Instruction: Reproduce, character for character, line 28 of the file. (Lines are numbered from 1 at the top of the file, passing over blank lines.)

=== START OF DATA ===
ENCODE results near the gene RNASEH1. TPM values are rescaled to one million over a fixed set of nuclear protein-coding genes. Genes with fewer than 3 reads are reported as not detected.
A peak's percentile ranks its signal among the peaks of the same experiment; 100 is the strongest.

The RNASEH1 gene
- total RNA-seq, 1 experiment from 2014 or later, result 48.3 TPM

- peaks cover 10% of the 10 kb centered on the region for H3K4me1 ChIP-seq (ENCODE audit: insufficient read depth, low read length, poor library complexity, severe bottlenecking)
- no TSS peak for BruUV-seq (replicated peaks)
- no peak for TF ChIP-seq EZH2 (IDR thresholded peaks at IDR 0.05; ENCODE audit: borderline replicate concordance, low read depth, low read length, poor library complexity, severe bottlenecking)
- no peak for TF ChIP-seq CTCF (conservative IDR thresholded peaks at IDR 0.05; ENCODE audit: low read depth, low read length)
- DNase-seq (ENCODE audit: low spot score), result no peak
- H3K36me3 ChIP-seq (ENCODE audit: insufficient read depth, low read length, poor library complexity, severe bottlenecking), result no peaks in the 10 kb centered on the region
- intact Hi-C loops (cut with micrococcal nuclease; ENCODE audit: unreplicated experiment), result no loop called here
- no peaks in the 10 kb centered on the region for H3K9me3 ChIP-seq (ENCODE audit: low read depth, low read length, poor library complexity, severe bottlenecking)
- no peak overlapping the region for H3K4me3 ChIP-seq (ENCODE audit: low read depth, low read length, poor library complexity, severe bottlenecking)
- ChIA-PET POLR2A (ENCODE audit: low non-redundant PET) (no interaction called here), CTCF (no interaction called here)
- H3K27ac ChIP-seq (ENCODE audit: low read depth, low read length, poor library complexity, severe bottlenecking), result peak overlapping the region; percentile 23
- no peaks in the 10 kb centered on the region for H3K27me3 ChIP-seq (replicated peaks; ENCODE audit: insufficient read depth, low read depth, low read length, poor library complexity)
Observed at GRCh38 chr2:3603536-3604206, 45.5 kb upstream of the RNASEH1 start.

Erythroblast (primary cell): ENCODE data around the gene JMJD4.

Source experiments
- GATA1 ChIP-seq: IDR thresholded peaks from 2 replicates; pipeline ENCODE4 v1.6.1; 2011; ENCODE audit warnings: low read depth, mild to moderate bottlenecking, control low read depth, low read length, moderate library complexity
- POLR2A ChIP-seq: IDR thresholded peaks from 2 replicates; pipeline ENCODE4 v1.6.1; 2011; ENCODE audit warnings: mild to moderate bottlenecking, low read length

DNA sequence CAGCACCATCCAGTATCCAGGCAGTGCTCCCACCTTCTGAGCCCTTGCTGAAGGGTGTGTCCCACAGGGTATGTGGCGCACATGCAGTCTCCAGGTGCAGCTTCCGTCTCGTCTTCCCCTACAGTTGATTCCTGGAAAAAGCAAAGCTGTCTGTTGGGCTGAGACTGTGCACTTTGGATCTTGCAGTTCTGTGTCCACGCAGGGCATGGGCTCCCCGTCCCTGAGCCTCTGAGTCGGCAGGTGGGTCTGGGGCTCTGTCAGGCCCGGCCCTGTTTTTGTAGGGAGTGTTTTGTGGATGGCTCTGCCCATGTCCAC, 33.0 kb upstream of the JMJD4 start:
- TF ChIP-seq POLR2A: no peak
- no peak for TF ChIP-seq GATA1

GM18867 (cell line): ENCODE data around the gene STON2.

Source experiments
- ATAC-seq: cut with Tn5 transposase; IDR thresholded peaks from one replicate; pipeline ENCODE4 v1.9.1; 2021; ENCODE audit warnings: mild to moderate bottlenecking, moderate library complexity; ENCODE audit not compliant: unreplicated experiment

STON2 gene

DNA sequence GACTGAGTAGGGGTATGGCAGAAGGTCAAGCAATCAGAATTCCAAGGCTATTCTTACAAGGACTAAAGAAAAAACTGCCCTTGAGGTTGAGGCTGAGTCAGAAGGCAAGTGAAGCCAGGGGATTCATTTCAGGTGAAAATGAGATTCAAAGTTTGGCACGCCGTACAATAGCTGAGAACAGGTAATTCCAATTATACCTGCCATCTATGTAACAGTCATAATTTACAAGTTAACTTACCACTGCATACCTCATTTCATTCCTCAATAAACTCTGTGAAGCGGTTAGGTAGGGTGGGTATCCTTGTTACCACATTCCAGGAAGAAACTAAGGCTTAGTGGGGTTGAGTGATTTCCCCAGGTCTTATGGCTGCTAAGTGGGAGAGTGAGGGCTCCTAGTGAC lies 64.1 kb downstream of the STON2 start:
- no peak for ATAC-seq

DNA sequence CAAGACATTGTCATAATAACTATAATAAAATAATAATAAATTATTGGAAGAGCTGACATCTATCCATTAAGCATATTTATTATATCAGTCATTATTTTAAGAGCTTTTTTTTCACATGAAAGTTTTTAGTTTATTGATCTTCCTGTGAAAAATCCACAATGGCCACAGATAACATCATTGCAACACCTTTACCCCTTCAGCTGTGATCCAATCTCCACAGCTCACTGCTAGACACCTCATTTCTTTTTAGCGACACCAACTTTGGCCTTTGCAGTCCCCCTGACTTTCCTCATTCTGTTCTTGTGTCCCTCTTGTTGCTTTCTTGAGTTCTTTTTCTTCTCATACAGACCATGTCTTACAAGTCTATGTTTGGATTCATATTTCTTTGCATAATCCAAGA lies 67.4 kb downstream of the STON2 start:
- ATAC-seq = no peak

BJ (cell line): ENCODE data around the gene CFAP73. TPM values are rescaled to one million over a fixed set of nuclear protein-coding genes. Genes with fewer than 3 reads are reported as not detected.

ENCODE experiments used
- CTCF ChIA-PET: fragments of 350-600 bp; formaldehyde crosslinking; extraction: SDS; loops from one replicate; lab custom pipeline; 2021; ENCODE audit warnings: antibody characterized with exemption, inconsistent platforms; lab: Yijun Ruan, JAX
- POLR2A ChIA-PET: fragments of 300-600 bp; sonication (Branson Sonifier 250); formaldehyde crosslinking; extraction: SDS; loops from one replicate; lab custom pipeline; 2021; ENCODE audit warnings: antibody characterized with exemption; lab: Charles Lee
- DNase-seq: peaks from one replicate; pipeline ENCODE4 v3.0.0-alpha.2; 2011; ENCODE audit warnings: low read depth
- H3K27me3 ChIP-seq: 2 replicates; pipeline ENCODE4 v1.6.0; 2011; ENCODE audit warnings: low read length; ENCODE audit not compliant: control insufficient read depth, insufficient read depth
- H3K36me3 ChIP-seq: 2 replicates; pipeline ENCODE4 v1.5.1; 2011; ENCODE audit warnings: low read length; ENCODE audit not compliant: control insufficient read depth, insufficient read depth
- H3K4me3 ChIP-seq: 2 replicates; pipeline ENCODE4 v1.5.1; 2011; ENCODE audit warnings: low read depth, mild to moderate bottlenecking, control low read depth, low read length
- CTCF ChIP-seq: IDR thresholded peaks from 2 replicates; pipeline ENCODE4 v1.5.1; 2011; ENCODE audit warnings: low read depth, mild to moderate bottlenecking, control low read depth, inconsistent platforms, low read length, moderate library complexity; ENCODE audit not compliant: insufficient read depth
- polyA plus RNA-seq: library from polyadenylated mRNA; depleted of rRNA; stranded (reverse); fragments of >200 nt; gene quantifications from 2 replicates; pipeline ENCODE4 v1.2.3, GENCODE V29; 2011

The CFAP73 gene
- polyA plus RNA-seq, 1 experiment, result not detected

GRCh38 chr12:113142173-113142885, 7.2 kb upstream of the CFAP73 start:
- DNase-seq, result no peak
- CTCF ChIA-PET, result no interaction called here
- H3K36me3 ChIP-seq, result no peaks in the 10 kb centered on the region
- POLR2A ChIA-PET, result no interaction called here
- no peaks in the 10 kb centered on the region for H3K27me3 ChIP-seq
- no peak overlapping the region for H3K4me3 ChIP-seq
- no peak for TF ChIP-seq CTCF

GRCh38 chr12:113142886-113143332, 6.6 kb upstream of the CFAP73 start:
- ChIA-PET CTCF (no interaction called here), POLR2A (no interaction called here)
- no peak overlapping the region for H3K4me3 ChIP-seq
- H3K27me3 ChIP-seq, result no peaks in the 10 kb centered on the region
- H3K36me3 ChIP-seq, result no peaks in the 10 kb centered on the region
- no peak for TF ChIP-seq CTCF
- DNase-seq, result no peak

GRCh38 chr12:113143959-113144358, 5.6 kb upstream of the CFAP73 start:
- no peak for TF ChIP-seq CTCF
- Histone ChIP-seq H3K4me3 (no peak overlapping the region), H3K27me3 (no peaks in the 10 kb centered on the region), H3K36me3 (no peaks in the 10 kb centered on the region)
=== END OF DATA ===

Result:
STON2 gene